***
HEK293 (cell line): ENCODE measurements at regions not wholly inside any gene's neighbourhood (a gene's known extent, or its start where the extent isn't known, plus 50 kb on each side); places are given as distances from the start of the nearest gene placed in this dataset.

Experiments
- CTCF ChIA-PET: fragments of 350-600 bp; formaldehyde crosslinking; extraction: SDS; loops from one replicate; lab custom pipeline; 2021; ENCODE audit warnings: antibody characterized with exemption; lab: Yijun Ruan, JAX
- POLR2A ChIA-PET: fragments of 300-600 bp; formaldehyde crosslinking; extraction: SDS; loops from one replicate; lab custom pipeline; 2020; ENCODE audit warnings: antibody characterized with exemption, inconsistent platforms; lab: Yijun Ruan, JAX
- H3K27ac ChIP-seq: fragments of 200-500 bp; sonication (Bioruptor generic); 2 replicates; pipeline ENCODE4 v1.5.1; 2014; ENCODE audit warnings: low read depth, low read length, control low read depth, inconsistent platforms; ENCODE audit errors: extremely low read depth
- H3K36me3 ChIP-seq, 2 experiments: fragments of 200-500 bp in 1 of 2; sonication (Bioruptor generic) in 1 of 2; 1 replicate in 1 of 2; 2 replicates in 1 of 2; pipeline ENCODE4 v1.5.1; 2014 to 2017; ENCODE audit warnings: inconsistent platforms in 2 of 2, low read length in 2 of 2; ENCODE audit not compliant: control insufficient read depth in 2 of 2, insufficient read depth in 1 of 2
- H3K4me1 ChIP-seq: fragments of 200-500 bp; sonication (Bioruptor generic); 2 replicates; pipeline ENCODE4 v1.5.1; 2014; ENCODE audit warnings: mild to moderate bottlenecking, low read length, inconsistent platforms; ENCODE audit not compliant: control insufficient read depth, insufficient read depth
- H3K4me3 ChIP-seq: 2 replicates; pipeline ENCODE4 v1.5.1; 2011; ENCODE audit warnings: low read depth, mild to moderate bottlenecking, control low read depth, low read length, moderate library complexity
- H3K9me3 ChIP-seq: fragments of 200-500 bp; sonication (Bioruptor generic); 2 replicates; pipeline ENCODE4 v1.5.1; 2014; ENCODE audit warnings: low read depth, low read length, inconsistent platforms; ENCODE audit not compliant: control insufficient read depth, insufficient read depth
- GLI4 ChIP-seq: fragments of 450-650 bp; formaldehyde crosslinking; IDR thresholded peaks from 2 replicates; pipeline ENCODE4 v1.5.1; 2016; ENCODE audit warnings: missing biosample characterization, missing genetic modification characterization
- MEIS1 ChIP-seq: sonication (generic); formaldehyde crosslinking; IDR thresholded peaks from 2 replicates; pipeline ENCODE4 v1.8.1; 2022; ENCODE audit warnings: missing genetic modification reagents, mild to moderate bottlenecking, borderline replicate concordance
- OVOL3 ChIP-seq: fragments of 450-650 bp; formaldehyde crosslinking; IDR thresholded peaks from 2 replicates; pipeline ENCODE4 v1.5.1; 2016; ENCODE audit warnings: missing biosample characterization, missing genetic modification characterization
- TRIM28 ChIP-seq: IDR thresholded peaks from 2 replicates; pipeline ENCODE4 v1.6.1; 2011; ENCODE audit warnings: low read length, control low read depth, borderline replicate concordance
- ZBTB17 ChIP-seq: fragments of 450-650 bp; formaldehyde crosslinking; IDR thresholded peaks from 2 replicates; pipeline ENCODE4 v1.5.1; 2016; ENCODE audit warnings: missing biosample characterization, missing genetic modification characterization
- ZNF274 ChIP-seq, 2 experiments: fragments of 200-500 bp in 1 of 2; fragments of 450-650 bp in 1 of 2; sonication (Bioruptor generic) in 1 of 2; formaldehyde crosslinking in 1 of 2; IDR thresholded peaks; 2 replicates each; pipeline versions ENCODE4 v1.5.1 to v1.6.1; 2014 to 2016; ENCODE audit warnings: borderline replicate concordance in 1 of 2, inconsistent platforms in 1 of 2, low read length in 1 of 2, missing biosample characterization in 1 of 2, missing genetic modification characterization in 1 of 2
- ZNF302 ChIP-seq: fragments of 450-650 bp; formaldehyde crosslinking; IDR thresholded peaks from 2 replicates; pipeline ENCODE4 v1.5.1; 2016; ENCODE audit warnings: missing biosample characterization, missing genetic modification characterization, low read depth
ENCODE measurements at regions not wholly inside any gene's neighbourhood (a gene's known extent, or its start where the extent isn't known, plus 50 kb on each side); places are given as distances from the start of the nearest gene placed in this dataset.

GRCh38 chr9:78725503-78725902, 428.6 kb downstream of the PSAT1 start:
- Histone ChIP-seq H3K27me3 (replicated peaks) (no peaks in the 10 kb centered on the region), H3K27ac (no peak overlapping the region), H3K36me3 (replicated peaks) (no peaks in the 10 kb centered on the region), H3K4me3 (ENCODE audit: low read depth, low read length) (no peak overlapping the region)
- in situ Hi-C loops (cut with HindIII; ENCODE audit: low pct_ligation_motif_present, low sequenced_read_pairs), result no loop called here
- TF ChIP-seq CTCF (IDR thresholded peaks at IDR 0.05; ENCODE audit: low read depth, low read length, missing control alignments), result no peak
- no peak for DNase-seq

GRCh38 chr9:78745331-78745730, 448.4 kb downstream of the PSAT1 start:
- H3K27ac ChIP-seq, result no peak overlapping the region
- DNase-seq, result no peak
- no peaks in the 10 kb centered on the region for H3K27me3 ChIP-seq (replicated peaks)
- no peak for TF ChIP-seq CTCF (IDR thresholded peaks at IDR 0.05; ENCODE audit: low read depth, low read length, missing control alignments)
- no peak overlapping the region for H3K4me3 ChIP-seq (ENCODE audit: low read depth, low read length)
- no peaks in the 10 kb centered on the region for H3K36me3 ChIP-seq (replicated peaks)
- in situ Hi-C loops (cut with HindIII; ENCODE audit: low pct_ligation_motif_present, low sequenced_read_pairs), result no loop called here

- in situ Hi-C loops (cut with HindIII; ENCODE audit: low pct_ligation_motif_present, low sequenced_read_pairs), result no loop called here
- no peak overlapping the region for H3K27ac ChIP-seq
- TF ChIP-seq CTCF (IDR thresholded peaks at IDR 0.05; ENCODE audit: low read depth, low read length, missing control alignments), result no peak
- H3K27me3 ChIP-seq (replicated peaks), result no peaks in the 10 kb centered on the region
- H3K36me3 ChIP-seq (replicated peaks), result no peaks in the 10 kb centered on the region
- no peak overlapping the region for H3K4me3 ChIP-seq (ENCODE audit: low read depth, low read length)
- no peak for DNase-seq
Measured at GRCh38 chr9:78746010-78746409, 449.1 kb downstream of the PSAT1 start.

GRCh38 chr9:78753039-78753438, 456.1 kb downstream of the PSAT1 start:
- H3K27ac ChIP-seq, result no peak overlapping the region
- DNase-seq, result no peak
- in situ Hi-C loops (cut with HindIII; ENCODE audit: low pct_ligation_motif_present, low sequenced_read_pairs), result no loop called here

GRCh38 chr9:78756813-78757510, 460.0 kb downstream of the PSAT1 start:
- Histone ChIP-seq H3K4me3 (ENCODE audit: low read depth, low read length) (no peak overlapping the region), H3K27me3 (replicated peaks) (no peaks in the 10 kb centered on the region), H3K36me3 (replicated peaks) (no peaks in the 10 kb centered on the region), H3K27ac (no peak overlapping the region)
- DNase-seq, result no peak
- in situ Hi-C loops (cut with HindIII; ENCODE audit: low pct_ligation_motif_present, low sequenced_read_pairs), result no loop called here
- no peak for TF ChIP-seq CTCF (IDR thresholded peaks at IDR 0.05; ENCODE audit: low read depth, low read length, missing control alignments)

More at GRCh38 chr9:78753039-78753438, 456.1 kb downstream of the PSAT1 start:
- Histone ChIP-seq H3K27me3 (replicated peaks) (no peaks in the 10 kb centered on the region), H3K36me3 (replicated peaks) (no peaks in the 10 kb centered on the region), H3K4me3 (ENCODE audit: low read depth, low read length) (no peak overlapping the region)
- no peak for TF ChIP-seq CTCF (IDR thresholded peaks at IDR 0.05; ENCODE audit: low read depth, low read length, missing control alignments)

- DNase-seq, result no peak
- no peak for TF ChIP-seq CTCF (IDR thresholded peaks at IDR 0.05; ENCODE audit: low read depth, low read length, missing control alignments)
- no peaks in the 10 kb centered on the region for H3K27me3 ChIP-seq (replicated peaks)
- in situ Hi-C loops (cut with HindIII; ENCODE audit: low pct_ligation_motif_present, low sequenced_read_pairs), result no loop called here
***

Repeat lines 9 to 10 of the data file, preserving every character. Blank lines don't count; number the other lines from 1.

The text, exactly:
- H3K9me3 ChIP-seq: fragments of 200-500 bp; sonication (Bioruptor generic); 2 replicates; pipeline ENCODE4 v1.5.1; 2014; ENCODE audit warnings: low read depth, low read length, inconsistent platforms; ENCODE audit not compliant: control insufficient read depth, insufficient read depth
- GLI4 ChIP-seq: fragments of 450-650 bp; formaldehyde crosslinking; IDR thresholded peaks from 2 replicates; pipeline ENCODE4 v1.5.1; 2016; ENCODE audit warnings: missing biosample characterization, missing genetic modification characterization